A Father’s Rights: FAQs on Child Custody

Father and daughter in natureChild custody disputes can bring on immense stress. As a father, you genuinely want to find the best situation for your kids, but getting there is not always simple. High emotion, a lack of knowledge, and poor decision making has hurt many dads in court, causing them to lose custody completely or settle for an arrangement may not ultimately be in the children’s best interest. While your rights are equal to the mother’s in the state of North Carolina, you must act in a way that leverages and protects those rights. Consider these common questions for building a strong custody case.

How is custody decided?
Simply put, the court wants what is in the best interest of your children. They may consider a wide variety of factors including age, existing parent-child relationships, health needs (physical and mental), and more. If parents cannot come to an agreement on arrangements, the judge will use all information gathered to determine the most suitable place for the child to live.

How can I give myself the best chance at winning custody?
There are many things you can do to foster a favorable outcome in your case. Demonstrating a commitment to the child’s relationship with their mother is very important. Beyond that, you will need to show stability in all areas of life, as well as the capability to help your child develop successfully, in school and beyond. Further, documentation is key. Gather documents and make note of events that will help a judge get to know you and your children to decide what is in your child’s best interest.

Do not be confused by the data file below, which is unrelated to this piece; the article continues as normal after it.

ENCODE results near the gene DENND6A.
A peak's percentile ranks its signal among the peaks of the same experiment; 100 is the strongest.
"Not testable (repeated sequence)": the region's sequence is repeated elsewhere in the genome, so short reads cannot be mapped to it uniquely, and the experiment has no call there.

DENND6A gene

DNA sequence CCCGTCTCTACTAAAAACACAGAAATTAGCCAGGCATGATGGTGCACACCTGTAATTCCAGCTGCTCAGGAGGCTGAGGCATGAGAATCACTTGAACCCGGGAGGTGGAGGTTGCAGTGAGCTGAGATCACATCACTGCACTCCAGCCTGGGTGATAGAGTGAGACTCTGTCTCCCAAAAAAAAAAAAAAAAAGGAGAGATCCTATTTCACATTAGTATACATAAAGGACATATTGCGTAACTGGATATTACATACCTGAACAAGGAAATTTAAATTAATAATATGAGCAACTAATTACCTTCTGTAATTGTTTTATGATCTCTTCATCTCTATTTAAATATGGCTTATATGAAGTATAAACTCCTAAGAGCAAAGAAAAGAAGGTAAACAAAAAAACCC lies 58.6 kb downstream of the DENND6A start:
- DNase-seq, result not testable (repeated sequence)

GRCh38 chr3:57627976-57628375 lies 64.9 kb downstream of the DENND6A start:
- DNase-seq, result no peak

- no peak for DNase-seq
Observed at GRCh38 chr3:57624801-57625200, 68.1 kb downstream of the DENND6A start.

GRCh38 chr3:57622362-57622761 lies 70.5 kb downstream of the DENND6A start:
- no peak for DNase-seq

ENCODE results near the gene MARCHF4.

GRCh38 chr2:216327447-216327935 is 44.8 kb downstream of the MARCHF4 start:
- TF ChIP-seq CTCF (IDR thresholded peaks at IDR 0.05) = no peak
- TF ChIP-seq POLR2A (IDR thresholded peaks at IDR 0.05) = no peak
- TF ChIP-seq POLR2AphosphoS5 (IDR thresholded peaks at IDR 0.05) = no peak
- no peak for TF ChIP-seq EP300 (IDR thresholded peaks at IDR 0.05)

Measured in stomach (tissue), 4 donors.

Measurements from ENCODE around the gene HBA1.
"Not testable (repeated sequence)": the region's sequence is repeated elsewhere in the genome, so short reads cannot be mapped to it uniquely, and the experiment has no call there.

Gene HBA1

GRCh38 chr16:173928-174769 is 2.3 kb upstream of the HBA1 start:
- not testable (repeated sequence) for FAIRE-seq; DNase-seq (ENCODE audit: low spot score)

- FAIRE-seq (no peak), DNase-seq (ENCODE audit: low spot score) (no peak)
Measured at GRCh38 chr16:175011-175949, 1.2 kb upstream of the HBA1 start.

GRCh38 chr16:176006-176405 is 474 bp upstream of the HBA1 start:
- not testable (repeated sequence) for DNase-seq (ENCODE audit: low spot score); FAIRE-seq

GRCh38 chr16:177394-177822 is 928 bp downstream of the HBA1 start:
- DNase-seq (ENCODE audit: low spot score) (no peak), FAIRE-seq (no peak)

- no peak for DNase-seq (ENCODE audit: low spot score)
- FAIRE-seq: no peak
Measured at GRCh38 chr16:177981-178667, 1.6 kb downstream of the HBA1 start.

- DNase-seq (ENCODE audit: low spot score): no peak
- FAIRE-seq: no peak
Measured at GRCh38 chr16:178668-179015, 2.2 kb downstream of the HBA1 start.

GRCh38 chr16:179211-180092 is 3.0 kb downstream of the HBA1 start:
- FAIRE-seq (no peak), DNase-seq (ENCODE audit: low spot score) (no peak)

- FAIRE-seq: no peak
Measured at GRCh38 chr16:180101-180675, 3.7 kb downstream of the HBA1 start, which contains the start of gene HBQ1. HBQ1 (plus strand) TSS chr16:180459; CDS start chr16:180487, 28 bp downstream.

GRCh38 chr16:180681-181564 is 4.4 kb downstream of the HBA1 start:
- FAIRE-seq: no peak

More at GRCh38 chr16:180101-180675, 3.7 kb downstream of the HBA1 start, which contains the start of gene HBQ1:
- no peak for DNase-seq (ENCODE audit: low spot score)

What if my child has expressed that he or she wants to live with me?
Your child may have the opportunity to testify in court or speak to the judge in a more private setting. During this time, he or she can express reasoning for these preferences. However, the judge will still make a decision based on his or her best interests — not solely on what is requested. Children may get a voice, but they do not get a vote.

If I do not get custody, how much will I have to pay in child support?
Child support payments are based on a variety of factors including parents’ incomes, health insurance, employment-related childcare, and other specific needs your child may have. Typically calculated using the North Carolina Child Support Guidelines, child support will also be based on the number of overnight visits with the child. Parents who have more than 242 nights per year typically have primary custody and those who have at least 123 nights per year have shared custody.

How do I protect my rights as a parent?
Be extremely specific with your planning as to follow through on all commitments. Make a custom calendar specific to your custody orders including important dates, times, holidays, and more. Sites like dadsdivorce.com offer resources for managing these responsibilities.

Can custody be modified after a decision has been made?
Yes. These decisions, though final, are never permanent, especially if there has been a significant change in the family’s circumstances that impact the child, or if one parent violates a court order. A family law attorney can help you with modifying a custody agreement or order.

Need More Advice?
Child custody is never a black-and-white matter. It takes conscious effort and intentional actions to ensure a favorable outcome. If you would like to speak with an attorney about your child custody case, contact Ward Black Law to get started today. We are committed to helping fathers maintain their important role in the lives of their children.

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